Unqualified experienced teachers will have to give up teaching next year because the “commitment tolerance” cannot be renewed for more than 10 years, a rule the teacher questions in the context of the shortage.
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Anne-Marie Pinault has been teaching English, a second language, for nearly 15 years, including five years at the same school.
Over the past ten years it has obtained the Ministry of Education’s ‘commitment tolerance’, which allows a person without a teaching certificate to continue to have a contract in a school network, if a qualified teacher is not available.
From year to year, the woman who became “Miss Pinole” “fills holes” and “save situations,” while on the job she learns a trade that fascinates her.
However, the Ministry of Education recently informed her that this is her last year as a teacher at its service center located in the Laurentians, as her commitment to tolerance cannot be renewed for more than 10 years, according to the applicable rules.
In the context of the shortages currently affecting the school network, “this represents a complete lack of understanding,” she says.
The situation seems “ridiculous” to her, as she will likely be replaced next year by another unqualified teacher…who will have less experience than her.
Back to square one
To gain a new tolerance for commitment, he must enroll in training that leads to a teaching certificate.
Gould MI Piñol has not completed the bachelor’s degree in teaching that she started several years ago, so she cannot enroll for a qualifying master’s degree or the shorter courses that have been created recently.
She intends to take steps with the University of Sherbrooke to enroll in the new Parcours Prof training, which allows unqualified teachers to have their acquired knowledge recognized, but this training does not currently lead to a teaching certificate.
“I want to train, but I feel like I’m back to square one,” says this single mother, who cannot return to full-time studies, sadly.
The Ministry of Education specifies that the ten-year deadline “is intended to encourage persons who are not legally qualified to enroll in training programs to obtain a teaching certificate.”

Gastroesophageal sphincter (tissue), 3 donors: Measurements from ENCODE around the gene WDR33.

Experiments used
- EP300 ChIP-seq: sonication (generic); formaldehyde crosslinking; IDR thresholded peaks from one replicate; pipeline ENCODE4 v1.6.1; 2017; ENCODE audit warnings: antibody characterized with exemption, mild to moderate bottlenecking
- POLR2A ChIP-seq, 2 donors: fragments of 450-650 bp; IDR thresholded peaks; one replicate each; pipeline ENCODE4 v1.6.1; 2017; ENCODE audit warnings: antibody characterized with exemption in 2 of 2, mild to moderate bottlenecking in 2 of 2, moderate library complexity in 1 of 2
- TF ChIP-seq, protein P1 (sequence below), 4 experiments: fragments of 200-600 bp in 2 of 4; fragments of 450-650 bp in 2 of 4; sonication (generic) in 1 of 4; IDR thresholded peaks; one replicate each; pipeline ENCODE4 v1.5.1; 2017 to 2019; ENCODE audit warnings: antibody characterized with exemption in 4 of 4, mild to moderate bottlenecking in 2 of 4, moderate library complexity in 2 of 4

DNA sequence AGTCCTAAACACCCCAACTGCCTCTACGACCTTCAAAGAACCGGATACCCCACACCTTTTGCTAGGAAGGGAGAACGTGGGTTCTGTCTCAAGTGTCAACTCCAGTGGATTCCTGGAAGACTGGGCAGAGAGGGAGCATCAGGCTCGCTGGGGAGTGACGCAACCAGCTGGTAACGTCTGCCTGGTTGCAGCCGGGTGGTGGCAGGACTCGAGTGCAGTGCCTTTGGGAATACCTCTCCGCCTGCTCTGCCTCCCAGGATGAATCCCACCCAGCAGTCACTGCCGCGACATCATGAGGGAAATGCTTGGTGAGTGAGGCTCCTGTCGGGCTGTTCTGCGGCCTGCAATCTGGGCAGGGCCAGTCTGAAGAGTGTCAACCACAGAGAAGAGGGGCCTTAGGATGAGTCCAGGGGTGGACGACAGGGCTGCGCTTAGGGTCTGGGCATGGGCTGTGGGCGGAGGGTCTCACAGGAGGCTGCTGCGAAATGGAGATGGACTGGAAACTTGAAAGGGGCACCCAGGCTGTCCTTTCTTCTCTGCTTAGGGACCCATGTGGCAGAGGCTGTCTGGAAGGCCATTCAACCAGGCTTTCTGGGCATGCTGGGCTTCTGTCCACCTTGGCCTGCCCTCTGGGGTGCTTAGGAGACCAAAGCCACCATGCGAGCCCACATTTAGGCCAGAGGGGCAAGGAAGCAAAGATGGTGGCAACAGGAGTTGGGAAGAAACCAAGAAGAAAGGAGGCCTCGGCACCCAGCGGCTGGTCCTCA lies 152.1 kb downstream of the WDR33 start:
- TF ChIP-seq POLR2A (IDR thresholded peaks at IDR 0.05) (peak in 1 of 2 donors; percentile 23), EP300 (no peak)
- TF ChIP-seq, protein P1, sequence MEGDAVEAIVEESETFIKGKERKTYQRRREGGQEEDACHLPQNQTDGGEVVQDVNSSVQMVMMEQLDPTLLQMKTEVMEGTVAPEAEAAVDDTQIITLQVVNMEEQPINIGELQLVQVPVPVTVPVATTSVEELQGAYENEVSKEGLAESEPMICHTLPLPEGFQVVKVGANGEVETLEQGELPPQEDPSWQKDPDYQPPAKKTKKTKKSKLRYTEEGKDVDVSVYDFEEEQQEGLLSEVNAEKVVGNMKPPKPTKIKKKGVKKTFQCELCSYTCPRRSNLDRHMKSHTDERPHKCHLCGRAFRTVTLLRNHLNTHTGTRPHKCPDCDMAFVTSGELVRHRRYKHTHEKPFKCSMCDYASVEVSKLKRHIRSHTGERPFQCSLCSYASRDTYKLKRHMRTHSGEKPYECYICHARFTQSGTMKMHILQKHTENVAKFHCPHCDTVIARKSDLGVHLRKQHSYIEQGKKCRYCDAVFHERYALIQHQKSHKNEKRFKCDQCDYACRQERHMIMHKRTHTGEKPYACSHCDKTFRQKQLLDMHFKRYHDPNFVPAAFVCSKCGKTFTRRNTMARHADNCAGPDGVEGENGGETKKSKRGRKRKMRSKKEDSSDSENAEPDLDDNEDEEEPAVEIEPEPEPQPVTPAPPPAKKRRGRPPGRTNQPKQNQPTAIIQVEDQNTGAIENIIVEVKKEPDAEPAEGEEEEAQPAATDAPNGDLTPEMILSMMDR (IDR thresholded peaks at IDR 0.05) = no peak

However, it is impossible to know how many unqualified teachers will have to give up teaching next year because they will reach the ten-year limit, since this data has not been compiled by Quebec.
At the Federation of Educational Service Centers of Quebec, we believe that training must be diversified to make it more accessible to unqualified teachers like Ms. Pinault.
“It would be interesting to provide recognition of prior learning with a qualifying university course for people who do not have a baccalaureate degree,” we noted in a written response.
However, allowing commitment variances to be renewed for more than 10 years would not be the preferred solution, because this avenue could “discourage some candidates” from taking steps to qualify, the union specifies.
The Fédération québécoise des Directions d’installation d’enseignement also participates in this position.
The number of unqualified teachers has been steadily increasing in recent years in Quebec schools. Last year, the Department of Education granted nearly 6,000 compliance forgiveness (see details below).
High numbers of unqualified teachers
Number of participation permits granted to unqualified teachers: 5921 (in 2022-2023)
Educational level of holders of the Tolerance Commitment:
• Secondary school certificate: 3
• Diploma in Professional Studies: 448
• University diploma: 1,084
• Baccalaureate: 2,683
• Proficiency: 552
• Others: 1,151
Source: Ministry of Education
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